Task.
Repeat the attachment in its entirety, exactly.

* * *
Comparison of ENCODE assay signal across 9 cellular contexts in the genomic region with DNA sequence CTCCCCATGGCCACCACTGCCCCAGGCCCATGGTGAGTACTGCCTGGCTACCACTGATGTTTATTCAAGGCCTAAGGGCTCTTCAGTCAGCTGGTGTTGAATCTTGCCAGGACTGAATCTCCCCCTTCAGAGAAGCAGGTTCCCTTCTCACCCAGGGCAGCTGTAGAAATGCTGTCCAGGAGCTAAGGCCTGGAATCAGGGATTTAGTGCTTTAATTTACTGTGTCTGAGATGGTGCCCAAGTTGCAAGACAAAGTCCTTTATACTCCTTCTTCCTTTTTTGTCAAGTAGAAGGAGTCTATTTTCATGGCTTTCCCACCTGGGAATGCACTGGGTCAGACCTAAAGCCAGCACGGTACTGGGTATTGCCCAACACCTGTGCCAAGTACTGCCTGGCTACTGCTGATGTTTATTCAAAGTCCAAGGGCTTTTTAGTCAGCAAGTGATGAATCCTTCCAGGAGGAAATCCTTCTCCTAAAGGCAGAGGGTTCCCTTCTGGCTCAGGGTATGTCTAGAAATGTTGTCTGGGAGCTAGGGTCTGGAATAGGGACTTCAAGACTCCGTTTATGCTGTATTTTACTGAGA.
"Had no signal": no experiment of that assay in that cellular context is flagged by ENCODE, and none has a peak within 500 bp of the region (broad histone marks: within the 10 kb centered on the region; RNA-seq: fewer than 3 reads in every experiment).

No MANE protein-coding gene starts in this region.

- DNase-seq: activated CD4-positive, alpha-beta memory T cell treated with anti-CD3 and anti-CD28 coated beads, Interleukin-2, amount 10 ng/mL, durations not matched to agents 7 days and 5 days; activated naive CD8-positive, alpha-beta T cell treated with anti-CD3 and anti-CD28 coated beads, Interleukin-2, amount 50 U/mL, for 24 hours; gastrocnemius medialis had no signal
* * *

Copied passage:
Comparison of ENCODE assay signal across 9 cellular contexts in the genomic region with DNA sequence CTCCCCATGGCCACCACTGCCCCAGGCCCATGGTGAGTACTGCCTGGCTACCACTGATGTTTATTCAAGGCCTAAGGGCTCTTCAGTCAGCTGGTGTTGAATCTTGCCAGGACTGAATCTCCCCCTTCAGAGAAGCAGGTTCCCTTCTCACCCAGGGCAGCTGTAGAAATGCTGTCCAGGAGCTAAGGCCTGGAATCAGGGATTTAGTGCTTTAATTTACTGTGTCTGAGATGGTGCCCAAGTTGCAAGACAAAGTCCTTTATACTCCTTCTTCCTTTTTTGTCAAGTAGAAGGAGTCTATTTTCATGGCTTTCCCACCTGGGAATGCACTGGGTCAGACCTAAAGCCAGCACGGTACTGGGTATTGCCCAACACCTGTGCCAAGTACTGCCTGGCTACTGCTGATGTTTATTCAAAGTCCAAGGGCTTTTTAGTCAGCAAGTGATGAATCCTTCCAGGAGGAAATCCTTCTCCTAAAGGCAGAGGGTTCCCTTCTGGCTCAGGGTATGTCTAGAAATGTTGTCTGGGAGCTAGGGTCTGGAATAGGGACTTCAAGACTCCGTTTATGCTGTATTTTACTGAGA.
"Had no signal": no experiment of that assay in that cellular context is flagged by ENCODE, and none has a peak within 500 bp of the region (broad histone marks: within the 10 kb centered on the region; RNA-seq: fewer than 3 reads in every experiment).

No MANE protein-coding gene starts in this region.

- DNase-seq: activated CD4-positive, alpha-beta memory T cell treated with anti-CD3 and anti-CD28 coated beads, Interleukin-2, amount 10 ng/mL, durations not matched to agents 7 days and 5 days; activated naive CD8-positive, alpha-beta T cell treated with anti-CD3 and anti-CD28 coated beads, Interleukin-2, amount 50 U/mL, for 24 hours; gastrocnemius medialis had no signal